“They've shattered my thigh,” the old man gasped. “You must save yourself, but shoot me first. I'd rather be dead than a prisoner.” Ellis looked at him sorrowfully, but couldn't bring himself to carry out his request. With bullets whistling around him, he fled, but the heavy chains slowed him down and he was soon recaptured and taken before Governor Carreño.

“Aha,” he said. “So you tried to escape but we outwitted you. I assure you that you'll never leave here again. Not alive, anyway.” He ordered Ellis chained to a huge mulatto and placed in a room with twenty other prisoners. The mulatto scowled, but said nothing to Ellis. At night, when they lay on mats, the prisoner next to Ellis touched his shoulder. Ellis turned.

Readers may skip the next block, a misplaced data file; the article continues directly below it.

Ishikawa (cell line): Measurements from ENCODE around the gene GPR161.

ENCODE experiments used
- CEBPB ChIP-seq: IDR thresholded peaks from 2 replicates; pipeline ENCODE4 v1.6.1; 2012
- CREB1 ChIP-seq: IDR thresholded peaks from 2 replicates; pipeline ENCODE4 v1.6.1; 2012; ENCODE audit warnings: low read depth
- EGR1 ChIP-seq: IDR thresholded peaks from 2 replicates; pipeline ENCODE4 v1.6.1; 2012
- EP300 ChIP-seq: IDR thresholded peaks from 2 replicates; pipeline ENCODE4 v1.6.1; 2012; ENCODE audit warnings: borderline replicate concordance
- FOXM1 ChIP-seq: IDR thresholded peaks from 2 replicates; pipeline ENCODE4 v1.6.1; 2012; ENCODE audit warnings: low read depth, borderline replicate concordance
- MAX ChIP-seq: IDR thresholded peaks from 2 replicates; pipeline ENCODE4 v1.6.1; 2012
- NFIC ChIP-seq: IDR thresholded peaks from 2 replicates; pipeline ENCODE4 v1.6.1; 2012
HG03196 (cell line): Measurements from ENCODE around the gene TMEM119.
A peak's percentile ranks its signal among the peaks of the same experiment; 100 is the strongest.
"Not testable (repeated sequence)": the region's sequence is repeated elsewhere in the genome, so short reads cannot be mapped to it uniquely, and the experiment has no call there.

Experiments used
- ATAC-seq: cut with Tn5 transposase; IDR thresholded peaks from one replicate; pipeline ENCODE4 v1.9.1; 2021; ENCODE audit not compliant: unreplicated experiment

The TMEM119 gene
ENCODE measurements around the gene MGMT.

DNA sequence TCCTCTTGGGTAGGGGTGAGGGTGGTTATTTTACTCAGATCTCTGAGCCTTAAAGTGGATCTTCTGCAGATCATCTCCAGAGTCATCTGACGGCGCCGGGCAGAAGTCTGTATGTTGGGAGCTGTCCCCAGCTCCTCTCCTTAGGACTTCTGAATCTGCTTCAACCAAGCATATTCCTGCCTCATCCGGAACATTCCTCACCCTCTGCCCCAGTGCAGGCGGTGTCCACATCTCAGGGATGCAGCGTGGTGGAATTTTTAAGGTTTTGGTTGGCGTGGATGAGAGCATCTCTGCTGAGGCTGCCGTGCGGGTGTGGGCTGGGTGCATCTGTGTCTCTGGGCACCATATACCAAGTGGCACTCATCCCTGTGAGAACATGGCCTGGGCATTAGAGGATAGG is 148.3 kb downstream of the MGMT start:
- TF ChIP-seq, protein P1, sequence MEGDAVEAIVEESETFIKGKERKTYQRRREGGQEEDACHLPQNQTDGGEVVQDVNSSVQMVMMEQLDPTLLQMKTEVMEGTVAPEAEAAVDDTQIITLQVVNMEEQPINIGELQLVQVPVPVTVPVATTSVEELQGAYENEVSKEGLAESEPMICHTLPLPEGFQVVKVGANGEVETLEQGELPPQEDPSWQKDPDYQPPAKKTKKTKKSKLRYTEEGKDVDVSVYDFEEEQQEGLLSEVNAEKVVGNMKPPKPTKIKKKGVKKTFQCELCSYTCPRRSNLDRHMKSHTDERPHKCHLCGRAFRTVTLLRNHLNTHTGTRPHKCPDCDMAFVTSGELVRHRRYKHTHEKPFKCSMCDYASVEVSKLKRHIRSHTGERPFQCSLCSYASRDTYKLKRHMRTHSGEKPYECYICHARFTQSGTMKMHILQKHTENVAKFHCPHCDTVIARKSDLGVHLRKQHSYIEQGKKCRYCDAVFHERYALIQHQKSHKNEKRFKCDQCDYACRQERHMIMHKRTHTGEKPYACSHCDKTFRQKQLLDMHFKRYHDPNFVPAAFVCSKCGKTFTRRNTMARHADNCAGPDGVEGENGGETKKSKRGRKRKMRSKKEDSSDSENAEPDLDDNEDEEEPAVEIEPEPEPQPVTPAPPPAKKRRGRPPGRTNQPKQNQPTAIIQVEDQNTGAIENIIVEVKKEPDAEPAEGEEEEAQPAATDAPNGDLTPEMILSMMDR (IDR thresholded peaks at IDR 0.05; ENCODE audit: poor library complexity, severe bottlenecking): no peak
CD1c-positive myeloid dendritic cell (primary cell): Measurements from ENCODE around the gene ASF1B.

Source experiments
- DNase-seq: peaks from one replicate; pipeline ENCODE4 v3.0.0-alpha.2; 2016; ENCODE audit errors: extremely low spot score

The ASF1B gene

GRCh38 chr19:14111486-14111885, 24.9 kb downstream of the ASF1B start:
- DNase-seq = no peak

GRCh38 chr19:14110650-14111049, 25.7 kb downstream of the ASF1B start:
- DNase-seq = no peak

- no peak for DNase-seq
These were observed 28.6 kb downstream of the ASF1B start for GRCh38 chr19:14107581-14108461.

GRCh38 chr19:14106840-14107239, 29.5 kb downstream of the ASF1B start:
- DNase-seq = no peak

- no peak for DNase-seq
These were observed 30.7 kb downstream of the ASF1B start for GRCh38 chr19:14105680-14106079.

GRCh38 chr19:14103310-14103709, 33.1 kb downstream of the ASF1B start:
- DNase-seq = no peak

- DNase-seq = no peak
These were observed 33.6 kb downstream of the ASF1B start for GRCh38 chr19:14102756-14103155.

“The colonel told that man he'll let him out early if he takes care of you,” the man whispered. “He told him to beat you whenever he wants to.”

“Muchas gracias, amigo
,” Ellis whispered. He lay back, determined to settle affairs with the mulatto at the first opportunity.

The next morning they were taken out to the castle yard to eat breakfast. As Ellis reached for a piece of bread, the mulatto jerked on the chain, throwing him to the ground. Ellis saw a bull's skull with one horn attached to it near him. Grabbing it, he arose and struck the mulatto on the head with it, knocking him down. Ellis stood over him, striking him again and again with all his strength, while the mulatto bellowed for the guards.

BOOK: Gone to Texas